It will be a while until Jeff Shell joins Comcast Corp. as its programming czar, but cable-industry insiders are already making predictions about how he’ll restructure the MSO’s content portfolio once on board.
Shell, who recently resigned as CEO of Gemstar-TV Guide International Inc., publicly insists that he does not have a job yet with Comcast or anyone else. But last week, several sources said Shell has been saying — privately — that he’ll be joining Comcast in May, shortly after his contract with Gemstar would have expired.
Shell, 39, has good reasons to keep mum about his plans. According to a Gemstar securities filing from last week, Shell signed papers on Dec. 9 agreeing not to “sign an employment agreement with another entity, or make an announcement of any intentions to do so, until after Jan. 8.” He also agreed to render exclusive and full-time services to interactive programming guide vendor Gemstar until Jan. 8, and to be available to consult for the company from that date until April 29.
Gemstar is also losing a second executive in as many weeks. Top affiliate-sales and marketing executive Ray Hopkins is leaving to take the chief operating officer spot at Yankees Entertainment & Sports Network. Hopkins, like Shell, is a former top Fox Cable Networks Group executive, and YES is now run by Tracy Dolgin, the former Fox Sports Net chief.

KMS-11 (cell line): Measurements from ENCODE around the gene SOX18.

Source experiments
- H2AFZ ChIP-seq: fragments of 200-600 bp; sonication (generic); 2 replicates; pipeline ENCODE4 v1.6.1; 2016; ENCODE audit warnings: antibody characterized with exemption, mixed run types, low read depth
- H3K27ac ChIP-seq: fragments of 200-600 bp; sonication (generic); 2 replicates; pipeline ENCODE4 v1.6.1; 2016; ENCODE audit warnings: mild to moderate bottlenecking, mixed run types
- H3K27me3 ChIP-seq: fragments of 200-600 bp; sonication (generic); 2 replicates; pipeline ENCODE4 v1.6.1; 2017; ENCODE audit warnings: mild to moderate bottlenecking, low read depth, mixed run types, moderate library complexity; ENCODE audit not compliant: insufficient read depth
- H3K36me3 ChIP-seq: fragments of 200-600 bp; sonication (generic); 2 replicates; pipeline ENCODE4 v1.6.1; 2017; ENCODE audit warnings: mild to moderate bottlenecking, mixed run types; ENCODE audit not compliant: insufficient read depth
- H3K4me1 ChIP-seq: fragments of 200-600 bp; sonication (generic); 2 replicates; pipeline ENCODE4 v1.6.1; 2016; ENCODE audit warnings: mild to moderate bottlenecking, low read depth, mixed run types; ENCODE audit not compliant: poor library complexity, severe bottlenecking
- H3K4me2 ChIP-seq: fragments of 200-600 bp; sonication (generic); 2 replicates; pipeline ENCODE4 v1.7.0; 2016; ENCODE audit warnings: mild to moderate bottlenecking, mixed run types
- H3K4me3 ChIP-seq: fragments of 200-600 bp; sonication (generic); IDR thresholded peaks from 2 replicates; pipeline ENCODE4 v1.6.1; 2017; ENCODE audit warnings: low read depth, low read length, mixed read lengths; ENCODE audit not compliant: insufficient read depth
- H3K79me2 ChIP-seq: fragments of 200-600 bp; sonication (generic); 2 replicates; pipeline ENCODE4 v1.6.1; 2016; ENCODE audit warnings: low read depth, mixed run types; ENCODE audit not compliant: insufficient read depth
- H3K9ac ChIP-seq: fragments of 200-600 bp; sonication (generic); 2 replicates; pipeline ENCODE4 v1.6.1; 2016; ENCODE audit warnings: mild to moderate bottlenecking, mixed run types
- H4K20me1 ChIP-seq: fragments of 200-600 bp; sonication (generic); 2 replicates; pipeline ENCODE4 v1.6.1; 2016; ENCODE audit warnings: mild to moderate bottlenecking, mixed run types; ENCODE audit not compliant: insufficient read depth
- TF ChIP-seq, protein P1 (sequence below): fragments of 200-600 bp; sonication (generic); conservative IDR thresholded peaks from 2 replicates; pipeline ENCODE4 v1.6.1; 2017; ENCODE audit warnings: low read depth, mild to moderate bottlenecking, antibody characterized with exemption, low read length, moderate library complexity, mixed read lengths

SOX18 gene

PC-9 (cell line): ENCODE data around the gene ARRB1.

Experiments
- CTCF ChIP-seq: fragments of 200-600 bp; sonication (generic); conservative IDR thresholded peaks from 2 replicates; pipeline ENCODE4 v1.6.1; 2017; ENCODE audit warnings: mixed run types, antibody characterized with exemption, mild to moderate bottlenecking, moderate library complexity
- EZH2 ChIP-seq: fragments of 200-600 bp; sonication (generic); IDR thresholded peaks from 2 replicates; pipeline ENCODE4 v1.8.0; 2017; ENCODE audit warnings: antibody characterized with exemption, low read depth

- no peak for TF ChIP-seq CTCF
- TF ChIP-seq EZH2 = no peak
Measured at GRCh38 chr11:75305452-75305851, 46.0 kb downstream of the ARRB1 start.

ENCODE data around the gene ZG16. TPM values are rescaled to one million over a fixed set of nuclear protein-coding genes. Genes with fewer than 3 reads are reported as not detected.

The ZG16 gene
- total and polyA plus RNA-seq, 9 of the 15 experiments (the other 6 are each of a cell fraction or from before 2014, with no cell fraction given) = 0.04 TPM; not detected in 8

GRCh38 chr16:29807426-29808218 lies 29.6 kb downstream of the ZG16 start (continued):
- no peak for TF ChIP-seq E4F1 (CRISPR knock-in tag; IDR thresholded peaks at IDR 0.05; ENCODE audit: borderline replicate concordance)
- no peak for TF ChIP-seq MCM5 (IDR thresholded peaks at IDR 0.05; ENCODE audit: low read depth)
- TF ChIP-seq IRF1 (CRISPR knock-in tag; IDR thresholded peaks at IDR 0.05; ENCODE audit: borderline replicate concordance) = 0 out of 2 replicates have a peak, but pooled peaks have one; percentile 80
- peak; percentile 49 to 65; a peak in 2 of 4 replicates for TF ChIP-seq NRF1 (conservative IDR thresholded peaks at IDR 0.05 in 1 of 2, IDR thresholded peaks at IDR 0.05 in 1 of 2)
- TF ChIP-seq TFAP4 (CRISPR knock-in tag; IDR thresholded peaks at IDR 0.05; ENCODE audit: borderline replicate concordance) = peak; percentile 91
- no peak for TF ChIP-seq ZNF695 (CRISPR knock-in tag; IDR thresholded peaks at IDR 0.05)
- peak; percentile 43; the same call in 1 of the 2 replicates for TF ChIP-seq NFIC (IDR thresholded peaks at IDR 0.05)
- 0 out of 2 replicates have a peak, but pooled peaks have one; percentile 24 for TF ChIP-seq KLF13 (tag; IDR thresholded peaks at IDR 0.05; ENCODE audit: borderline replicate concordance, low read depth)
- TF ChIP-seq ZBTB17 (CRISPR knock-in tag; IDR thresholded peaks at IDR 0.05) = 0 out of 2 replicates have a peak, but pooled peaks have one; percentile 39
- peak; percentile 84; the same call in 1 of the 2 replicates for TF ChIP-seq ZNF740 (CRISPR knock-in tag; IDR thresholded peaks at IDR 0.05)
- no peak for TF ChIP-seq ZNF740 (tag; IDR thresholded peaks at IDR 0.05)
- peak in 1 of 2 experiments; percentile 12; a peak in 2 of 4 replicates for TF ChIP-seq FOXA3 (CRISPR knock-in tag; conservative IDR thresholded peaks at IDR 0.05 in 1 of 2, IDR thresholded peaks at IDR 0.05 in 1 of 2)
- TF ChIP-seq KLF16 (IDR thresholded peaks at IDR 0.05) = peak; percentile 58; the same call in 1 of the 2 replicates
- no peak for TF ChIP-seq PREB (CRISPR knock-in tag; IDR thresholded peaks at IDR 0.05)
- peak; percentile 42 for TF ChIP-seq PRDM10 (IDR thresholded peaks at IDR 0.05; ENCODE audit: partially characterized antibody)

Shell is well-respected in the cable industry, considered a whip-smart up-and-comer. As Comcast’s programming czar, he will reportedly take oversight and actually be in charge of operating some of the networks that currently report to Amy Banse, executive vice president of Comcast’s programming investments division.
The industry buzz, in part, has been about the internal politics of Shell coming to Comcast — and whose feathers might be ruffled at either the corporate level or at the MSO’s networks.
Cable programming executives expect Shell to hop to the task of consolidating functions like affiliate sales and marketing for Comcast’s varied cable networks, and to create an overall infrastructure to service them all.